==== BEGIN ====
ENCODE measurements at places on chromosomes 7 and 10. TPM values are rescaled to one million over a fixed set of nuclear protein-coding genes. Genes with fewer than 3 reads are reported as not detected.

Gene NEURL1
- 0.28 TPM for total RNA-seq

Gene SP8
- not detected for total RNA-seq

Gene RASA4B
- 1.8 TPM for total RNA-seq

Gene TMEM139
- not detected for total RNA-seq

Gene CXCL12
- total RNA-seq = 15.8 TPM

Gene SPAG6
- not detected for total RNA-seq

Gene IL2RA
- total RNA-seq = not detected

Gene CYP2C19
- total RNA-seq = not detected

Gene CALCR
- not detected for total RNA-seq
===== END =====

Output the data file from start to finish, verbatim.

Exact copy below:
ENCODE measurements at places on chromosomes 7 and 10. TPM values are rescaled to one million over a fixed set of nuclear protein-coding genes. Genes with fewer than 3 reads are reported as not detected.

Gene NEURL1
- 0.28 TPM for total RNA-seq

Gene SP8
- not detected for total RNA-seq

Gene RASA4B
- 1.8 TPM for total RNA-seq

Gene TMEM139
- not detected for total RNA-seq

Gene CXCL12
- total RNA-seq = 15.8 TPM

Gene SPAG6
- not detected for total RNA-seq

Gene IL2RA
- total RNA-seq = not detected

Gene CYP2C19
- total RNA-seq = not detected

Gene CALCR
- not detected for total RNA-seq